Not everyone is a writer and not everyone wants to write, but most of us do write for our jobs and we write to get a job. Knowing how to write well can not only help us advance in our own careers, but it can help others when we share our knowledge and our experiences and our ideas with them, in writing.
via Writing for the Profession: Paving a Path to Publication – 05-23-2013 : METRO article contact: Davis Erin Anderson articles for METRO in New York, NY US METRO.
Today, the American Library Association (ALA) released Digital Content: What’s Next? This new report, ALA’s third American Libraries Digital Supplement on
Sent this using ShareThis. Please note that ShareThis does not verify the ownership of this email address.
Today’s job application process is badly designed, convoluted, and a test of sanity. It is designed not to hire, but rather to check boxes and create negative experiences. Going through the process, it is easy to notice that the systems and the humans don’t work well with each other. The human-computer interaction is missing the user research necessary to make it useful and easy to use.
When thinking about job rejections, it is necessary to think about applications both as applying one’s self and applying to organizations. In both cases, a decision occurs at a moment in time and space and can be visualized on a number line.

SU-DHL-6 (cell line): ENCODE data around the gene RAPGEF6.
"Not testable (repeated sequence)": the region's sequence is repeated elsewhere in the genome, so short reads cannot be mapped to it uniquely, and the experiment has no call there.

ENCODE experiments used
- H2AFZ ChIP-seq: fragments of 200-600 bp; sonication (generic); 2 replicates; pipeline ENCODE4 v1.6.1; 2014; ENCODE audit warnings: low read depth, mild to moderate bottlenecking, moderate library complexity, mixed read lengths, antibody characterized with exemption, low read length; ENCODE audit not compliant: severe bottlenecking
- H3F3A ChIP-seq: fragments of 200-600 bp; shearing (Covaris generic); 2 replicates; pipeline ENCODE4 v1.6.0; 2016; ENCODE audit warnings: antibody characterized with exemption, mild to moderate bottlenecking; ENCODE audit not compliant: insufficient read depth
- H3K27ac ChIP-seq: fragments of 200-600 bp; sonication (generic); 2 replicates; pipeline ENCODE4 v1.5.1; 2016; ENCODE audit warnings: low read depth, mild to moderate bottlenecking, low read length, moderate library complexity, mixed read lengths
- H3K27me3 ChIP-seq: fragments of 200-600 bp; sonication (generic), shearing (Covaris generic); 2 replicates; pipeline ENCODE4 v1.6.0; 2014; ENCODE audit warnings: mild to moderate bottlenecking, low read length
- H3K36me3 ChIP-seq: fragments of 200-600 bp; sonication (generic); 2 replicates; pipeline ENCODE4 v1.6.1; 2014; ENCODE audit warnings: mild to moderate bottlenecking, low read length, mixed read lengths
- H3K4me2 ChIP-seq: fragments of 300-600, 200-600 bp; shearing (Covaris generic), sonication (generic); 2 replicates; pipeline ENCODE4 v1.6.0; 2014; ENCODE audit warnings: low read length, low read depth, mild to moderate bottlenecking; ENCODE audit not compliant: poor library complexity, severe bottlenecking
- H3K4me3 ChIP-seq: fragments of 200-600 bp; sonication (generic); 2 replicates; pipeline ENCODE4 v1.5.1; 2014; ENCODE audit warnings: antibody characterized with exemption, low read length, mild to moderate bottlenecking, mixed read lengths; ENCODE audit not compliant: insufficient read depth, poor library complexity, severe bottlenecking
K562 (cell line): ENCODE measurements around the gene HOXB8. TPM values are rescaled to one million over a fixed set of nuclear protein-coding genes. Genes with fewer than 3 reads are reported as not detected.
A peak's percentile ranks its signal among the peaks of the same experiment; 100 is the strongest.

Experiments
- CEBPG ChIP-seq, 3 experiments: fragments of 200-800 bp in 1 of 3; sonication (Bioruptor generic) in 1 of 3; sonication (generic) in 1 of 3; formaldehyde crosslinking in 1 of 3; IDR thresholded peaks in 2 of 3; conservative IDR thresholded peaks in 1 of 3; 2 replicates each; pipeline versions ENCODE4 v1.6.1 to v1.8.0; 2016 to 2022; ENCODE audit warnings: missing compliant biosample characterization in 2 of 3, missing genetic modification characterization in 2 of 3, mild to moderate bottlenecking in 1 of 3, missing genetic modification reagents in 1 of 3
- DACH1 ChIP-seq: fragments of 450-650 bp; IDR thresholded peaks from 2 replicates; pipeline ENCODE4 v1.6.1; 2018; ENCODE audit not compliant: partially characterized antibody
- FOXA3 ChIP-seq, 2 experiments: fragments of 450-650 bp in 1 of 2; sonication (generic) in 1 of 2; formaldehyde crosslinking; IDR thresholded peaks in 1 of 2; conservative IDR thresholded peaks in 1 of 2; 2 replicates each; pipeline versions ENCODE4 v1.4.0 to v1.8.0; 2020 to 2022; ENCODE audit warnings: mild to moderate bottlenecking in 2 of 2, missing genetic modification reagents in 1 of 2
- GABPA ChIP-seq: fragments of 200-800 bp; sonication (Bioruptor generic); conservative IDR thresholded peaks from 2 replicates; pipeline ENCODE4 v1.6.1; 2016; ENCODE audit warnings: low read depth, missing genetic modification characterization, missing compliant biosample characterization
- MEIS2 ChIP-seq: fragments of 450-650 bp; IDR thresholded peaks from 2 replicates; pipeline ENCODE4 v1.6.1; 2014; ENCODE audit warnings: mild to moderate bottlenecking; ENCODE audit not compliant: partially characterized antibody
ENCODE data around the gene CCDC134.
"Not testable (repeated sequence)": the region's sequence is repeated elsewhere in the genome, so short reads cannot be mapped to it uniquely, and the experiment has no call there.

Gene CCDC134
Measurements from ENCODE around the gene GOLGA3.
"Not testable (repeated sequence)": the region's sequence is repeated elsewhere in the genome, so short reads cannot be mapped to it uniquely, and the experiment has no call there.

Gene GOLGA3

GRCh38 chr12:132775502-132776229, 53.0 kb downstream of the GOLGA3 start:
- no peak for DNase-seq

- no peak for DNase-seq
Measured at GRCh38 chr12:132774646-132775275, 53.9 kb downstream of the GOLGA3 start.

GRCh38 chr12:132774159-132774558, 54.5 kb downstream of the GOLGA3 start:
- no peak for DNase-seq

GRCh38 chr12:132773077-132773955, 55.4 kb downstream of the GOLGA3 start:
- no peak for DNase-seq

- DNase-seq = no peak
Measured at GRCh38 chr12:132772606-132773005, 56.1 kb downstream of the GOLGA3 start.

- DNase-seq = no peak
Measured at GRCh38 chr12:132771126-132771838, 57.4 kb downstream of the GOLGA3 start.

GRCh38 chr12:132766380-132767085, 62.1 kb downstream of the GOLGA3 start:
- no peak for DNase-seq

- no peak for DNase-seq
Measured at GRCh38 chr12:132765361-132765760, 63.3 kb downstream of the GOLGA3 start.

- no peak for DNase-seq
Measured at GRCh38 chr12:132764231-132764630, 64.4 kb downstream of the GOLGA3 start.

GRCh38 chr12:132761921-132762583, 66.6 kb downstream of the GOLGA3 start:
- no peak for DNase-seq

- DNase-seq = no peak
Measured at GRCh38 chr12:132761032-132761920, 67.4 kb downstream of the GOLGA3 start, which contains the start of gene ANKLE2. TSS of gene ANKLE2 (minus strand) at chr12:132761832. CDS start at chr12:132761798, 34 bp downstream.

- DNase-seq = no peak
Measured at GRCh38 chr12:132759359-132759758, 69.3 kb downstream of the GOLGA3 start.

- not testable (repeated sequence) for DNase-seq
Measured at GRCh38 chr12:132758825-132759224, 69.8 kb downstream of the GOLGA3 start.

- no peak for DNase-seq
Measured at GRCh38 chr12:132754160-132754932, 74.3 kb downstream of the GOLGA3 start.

Scott Carlson Steve | April 22, 2013 | The Chronicle of Higher Education
Just listen to Dimitrius Graham sing. His voice soars up and down the scale like a bird carried on the wind. As a music major at Morgan State University, he seems keenly aware of certain realities about his life: His talent is undeniable and probably innate, and his future is promising but uncertain. He could make a career singing on Broadway or climbing the charts as a Billboard phenomenon. Or he could spend years singing for church groups and community theaters, for little or no money.Because he went to college already able to sing, and because a career in singing is something of a financial crapshoot, one has to ask: Is he wasting his time and money, getting a degree in something that might not pay off? Mr. Graham, sitting in a campus food court with a group of friends, is quick with an answer.”I cant not go to college,” he says flatly. He just had a long conversation with a friend who was drifting at Morgan State, a historically black institution, and who was considering dropping out. He tried to dissuade his friend, saying that would lead to an unsteady retail job at best. “By the time you have worked there for a while, I will be done and will have a more secure job,” he told his friend. For Mr. Graham, it was all about the job, the opportunities, the doors that would open with a parchment embossed in gothic lettering.
via Is ROI the Right Way to Judge a College Education? – Administration – The Chronicle of Higher Education.
Research Consultant | January – April 2013 | Vestar Consulting
- Conducted competitive market research in education and publishing.
- Developed company profiles based on business intelligence and analysis.